Every day, our journalism dismantles barriers and shines a light on the critical overlooked and under-reported issues important to all North Carolinians.
Before you go …
If you like what you are reading and believe in independent, nonprofit, nonpartisan journalism like ours—journalism the way it should be—please contribute to keep us going. Reporting like this isn’t free to produce and we cannot do this alone. Thank you!
This story originally appeared here and is published by Carolina Public Press through a content-sharing agreement with The Charlotte Observer. Go here to follow Duke Energy’s information and its response about the spill.
By Bruce Henderson
Crews prepared Monday to start pumping a pocket of coal ash out of the Dan River, a week after Duke Energy’s spill there.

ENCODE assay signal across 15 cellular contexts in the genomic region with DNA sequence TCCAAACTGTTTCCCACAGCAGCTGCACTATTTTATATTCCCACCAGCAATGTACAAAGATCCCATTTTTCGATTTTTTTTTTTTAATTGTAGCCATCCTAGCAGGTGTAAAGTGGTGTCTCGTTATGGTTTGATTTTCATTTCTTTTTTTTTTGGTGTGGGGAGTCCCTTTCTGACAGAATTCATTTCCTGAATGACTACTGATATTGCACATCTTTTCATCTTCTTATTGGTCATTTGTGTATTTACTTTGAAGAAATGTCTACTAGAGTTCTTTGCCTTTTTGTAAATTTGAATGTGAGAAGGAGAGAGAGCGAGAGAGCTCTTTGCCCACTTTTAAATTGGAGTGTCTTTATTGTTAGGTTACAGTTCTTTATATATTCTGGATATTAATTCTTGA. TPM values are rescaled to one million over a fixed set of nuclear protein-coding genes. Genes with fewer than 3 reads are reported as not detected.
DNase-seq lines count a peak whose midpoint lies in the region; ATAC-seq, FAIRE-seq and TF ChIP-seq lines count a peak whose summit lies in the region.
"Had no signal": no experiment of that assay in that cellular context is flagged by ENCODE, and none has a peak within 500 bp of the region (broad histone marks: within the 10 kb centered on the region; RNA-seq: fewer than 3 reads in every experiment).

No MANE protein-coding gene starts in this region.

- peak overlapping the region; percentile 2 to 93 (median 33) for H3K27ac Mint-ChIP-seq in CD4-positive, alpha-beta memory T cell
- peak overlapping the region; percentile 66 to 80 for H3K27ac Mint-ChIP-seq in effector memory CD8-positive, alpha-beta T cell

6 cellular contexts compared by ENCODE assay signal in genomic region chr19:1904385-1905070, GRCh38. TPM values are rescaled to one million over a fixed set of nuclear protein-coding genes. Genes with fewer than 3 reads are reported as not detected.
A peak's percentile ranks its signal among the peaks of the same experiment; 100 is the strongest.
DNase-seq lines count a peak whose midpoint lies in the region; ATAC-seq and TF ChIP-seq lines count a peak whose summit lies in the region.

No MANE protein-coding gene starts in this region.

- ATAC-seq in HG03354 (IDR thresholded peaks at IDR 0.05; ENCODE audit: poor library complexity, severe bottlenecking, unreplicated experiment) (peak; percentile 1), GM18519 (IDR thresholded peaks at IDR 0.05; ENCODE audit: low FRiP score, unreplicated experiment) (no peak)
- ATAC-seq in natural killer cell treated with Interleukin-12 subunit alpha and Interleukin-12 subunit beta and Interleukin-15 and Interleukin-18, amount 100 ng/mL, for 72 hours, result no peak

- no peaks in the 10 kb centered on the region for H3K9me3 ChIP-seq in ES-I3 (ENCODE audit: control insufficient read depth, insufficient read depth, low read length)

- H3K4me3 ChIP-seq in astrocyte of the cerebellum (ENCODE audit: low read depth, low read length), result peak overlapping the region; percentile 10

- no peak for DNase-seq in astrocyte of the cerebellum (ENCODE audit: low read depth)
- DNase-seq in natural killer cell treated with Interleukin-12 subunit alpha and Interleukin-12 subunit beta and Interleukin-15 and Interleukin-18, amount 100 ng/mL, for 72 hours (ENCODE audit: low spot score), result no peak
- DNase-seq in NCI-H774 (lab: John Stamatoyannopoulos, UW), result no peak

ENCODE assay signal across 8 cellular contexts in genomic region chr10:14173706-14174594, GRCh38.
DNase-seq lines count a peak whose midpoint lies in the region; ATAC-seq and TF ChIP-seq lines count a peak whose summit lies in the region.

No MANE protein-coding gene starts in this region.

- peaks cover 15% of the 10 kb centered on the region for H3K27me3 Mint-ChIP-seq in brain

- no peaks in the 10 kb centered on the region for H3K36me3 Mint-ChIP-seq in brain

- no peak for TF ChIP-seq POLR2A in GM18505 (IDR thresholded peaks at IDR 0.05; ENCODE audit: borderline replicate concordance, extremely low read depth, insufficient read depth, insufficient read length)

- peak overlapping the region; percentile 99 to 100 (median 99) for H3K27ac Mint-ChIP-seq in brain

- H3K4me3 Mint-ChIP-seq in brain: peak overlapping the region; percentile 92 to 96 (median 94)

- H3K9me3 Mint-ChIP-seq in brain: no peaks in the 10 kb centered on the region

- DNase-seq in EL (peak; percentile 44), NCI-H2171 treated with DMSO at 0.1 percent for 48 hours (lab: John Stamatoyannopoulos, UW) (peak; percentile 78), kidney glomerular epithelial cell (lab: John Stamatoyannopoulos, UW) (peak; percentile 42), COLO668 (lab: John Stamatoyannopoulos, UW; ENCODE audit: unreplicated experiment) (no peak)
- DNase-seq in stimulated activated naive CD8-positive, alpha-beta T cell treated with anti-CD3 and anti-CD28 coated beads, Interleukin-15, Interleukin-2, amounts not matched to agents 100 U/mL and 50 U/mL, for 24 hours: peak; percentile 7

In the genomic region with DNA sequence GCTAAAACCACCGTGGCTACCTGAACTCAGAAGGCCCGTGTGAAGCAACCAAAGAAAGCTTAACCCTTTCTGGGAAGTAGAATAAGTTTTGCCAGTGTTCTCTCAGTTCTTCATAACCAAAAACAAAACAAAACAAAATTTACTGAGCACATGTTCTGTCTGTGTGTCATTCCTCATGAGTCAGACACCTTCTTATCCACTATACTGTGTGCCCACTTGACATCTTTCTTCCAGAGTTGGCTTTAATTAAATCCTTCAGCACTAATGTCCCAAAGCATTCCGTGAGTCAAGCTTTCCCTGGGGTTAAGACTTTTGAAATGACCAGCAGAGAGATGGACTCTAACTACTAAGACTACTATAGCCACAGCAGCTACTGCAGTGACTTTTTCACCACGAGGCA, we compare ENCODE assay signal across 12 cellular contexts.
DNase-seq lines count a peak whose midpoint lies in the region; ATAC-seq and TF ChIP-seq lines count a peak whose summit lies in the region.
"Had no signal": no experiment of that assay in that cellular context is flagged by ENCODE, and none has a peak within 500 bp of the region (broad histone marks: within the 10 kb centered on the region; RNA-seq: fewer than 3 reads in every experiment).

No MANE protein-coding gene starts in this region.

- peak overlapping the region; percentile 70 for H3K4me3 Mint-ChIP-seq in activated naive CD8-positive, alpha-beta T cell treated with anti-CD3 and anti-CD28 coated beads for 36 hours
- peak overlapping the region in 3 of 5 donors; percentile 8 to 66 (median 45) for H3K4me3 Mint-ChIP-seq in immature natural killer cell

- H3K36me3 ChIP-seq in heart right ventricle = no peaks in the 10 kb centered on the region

Workers over the weekend capped the stormwater pipe that broke Feb. 2, dumping tons of ash into the river. Duke said it’s still not clear why the pipe broke.
On Monday, crews installed trench boxes, which allows them to excavate safely around the broken pipe, spokeswoman Paige Sheehan said. They will pump concrete grout into the length of the pipe.
The 250 cubic yards of ash to be pumped out of the river, just below the pipe, are in an area about 25 feet wide and 75 feet long.
The deposit is about 1 percent of the 50,000 to 82,000 tons of ash spilled, the Environmental Protection Agency says.
Duke’s contractors will use a vacuum truck and hoses to pump out the ash, which is in an area where the river banks are steep and the flow of water fast, Sheehan said. The plan will let Duke test ash removal techniques that may be used in the larger cleanup, Sheehan said.
“It helps them figure out how feasible that is,” she said. “It doesn’t mean we will do this up and down the river.”
Duke continues to consult with outside experts, including the EPA and wildlife agencies, on how to conduct the larger cleanup of the river. Duke doesn’t have have an estimate of how long the cleanup will take, Sheehan said.
The EPA will hold a community briefing Tuesday night in Danville, Va., which has the first water intake downstream of the spill.